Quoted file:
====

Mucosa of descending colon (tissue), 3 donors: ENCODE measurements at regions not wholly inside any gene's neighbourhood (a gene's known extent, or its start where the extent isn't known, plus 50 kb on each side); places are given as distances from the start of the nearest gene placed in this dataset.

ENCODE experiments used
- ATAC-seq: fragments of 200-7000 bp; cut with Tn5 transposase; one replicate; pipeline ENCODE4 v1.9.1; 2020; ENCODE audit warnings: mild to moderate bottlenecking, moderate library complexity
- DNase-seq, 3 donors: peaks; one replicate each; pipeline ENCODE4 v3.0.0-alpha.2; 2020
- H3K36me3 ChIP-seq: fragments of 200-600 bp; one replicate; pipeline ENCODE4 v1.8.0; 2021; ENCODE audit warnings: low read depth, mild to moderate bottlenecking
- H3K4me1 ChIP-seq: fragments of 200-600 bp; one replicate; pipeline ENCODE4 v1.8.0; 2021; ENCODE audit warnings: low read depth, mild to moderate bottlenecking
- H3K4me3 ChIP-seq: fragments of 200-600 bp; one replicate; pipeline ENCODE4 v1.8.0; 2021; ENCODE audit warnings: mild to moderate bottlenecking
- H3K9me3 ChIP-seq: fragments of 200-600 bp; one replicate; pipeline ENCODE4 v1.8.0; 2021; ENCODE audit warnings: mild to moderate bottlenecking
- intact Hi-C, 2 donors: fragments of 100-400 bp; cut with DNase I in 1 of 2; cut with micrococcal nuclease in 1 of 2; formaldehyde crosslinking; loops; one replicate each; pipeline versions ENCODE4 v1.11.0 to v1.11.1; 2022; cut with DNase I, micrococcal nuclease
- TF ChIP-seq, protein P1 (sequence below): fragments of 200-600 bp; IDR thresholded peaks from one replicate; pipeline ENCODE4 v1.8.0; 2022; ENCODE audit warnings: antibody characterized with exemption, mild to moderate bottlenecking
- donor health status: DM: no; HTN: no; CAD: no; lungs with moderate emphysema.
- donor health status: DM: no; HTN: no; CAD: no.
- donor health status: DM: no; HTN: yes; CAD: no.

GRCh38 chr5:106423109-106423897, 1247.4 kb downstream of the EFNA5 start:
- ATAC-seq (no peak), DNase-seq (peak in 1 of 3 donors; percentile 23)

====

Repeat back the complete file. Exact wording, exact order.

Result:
Mucosa of descending colon (tissue), 3 donors: ENCODE measurements at regions not wholly inside any gene's neighbourhood (a gene's known extent, or its start where the extent isn't known, plus 50 kb on each side); places are given as distances from the start of the nearest gene placed in this dataset.

ENCODE experiments used
- ATAC-seq: fragments of 200-7000 bp; cut with Tn5 transposase; one replicate; pipeline ENCODE4 v1.9.1; 2020; ENCODE audit warnings: mild to moderate bottlenecking, moderate library complexity
- DNase-seq, 3 donors: peaks; one replicate each; pipeline ENCODE4 v3.0.0-alpha.2; 2020
- H3K36me3 ChIP-seq: fragments of 200-600 bp; one replicate; pipeline ENCODE4 v1.8.0; 2021; ENCODE audit warnings: low read depth, mild to moderate bottlenecking
- H3K4me1 ChIP-seq: fragments of 200-600 bp; one replicate; pipeline ENCODE4 v1.8.0; 2021; ENCODE audit warnings: low read depth, mild to moderate bottlenecking
- H3K4me3 ChIP-seq: fragments of 200-600 bp; one replicate; pipeline ENCODE4 v1.8.0; 2021; ENCODE audit warnings: mild to moderate bottlenecking
- H3K9me3 ChIP-seq: fragments of 200-600 bp; one replicate; pipeline ENCODE4 v1.8.0; 2021; ENCODE audit warnings: mild to moderate bottlenecking
- intact Hi-C, 2 donors: fragments of 100-400 bp; cut with DNase I in 1 of 2; cut with micrococcal nuclease in 1 of 2; formaldehyde crosslinking; loops; one replicate each; pipeline versions ENCODE4 v1.11.0 to v1.11.1; 2022; cut with DNase I, micrococcal nuclease
- TF ChIP-seq, protein P1 (sequence below): fragments of 200-600 bp; IDR thresholded peaks from one replicate; pipeline ENCODE4 v1.8.0; 2022; ENCODE audit warnings: antibody characterized with exemption, mild to moderate bottlenecking
- donor health status: DM: no; HTN: no; CAD: no; lungs with moderate emphysema.
- donor health status: DM: no; HTN: no; CAD: no.
- donor health status: DM: no; HTN: yes; CAD: no.

GRCh38 chr5:106423109-106423897, 1247.4 kb downstream of the EFNA5 start:
- ATAC-seq (no peak), DNase-seq (peak in 1 of 3 donors; percentile 23)